We turned again and this time, there were five “baboons,” and they were much, much closer to us–about 10 yards away. There was nothing mild, or relaxed or “eh” about things now. From one, to three, to five of them–and closer each time. I realized with a specific clarity I was not, so to speak, in Kansas anymore; I was not in the suburban wilds of Maryland where “big game” meant plant-munching deer. No, I was in southwestern Africa, in Namibia, in a big, big land with very, very few people and many, many animals in their native habitat.
Marco again turned toward the growling animals. This time he walked farther, heading directly and intently toward them. They retreated, still growling, and he stood in the spot where they had just been for several minutes. I stayed silent, figuring he had a better handle on what was happening than I did.
We were, by this time, only a few minutes walk to the road on which cars traveled in and out of the campsite, rather than on the pathways both humans and animals walked. We still had a half mile or so to go, but I knew, instinctively, the animals would not follow us any longer as we got closer to camp, and they didn’t.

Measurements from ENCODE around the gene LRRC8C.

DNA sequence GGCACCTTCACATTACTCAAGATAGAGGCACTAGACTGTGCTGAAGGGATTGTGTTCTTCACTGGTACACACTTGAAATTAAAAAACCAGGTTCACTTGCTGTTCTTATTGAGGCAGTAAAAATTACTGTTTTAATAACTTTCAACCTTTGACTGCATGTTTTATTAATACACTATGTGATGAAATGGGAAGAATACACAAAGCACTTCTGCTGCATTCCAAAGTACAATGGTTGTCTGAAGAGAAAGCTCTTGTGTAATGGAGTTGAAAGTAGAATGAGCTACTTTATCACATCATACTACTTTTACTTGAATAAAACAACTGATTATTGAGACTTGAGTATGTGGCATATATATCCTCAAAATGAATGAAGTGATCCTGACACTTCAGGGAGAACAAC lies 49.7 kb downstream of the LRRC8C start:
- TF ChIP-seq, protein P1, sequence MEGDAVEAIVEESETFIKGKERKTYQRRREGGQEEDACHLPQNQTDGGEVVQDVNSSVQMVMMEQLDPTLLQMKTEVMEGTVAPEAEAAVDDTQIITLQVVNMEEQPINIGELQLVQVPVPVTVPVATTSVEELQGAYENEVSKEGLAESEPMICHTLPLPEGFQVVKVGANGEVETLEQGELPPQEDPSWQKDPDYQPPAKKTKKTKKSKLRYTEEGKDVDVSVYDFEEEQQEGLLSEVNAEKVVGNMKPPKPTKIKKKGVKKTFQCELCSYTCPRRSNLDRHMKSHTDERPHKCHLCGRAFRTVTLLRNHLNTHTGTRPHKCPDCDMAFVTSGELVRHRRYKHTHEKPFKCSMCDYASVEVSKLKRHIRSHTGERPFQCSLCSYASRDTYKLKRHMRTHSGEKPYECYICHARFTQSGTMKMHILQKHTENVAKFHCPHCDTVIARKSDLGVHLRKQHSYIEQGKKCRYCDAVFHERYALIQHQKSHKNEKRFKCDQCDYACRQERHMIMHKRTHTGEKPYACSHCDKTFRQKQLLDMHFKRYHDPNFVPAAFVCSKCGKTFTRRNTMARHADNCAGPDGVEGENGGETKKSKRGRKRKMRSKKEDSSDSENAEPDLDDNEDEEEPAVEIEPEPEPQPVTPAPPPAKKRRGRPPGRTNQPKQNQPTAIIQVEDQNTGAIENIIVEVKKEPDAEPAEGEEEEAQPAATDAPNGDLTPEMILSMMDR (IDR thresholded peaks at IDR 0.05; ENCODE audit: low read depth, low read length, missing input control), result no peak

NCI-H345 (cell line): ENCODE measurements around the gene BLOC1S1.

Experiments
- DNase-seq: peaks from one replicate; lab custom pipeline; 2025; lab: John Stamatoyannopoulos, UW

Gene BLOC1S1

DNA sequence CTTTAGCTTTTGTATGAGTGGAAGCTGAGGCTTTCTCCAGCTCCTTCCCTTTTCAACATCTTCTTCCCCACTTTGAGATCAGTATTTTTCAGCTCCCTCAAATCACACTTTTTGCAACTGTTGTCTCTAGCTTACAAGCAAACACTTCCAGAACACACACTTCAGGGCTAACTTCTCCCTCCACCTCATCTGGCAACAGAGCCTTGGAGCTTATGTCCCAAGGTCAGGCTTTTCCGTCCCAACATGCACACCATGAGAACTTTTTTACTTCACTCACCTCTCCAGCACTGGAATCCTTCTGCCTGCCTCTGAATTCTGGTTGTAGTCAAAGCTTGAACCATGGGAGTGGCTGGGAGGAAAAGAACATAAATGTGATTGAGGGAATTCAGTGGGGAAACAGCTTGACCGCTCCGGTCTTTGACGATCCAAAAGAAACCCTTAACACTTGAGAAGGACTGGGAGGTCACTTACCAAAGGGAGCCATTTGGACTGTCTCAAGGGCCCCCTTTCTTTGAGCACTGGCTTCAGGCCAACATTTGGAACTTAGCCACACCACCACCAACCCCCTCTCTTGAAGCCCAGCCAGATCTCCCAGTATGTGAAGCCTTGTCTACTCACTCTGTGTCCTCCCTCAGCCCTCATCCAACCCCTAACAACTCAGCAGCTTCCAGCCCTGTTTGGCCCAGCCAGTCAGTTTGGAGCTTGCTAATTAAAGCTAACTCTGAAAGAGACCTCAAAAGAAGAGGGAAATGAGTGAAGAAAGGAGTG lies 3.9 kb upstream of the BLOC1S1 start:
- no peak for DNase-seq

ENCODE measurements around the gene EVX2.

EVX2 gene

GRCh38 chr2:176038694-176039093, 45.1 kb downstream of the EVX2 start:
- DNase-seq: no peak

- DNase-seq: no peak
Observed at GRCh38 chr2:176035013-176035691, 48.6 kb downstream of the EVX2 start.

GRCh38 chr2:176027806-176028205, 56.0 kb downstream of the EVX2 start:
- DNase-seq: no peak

Marco and I returned safely, said goodnight and went to sleep.
The next morning, the park’s ranger, a young man named Gerhard (with all kinds of hard-to-pronounce guttural sounds inside that name) came by to say hello and check on us. Chatty as ever, I was telling him about the night walk Marco and I had taken, and the baboons that were following us and growling nearby.
“Baboons?” Gerhard said. “Baboons aren’t out at night; those were hyena,” he told us.
“Oh,” I said. And in that moment I was intensely grateful for my ignorance the night prior, and for the company and confidence of Marco to know what they were, to know how to respond to them (not to act like prey and run, for one) and for the discretion he used in not telling me it was hyenas following us.
Yes, I was very, very grateful.
Marco soon joined us for coffee and a light breakfast. We laughed about the experience. Gerhard told us stories about various wildlife encounters he and others had had in the park, and I was reminded, once again, I was not in Kansas anymore. Not even close, which, after all, was part and parcel of such a trip and most certainly a trip into the wilds of Namibia.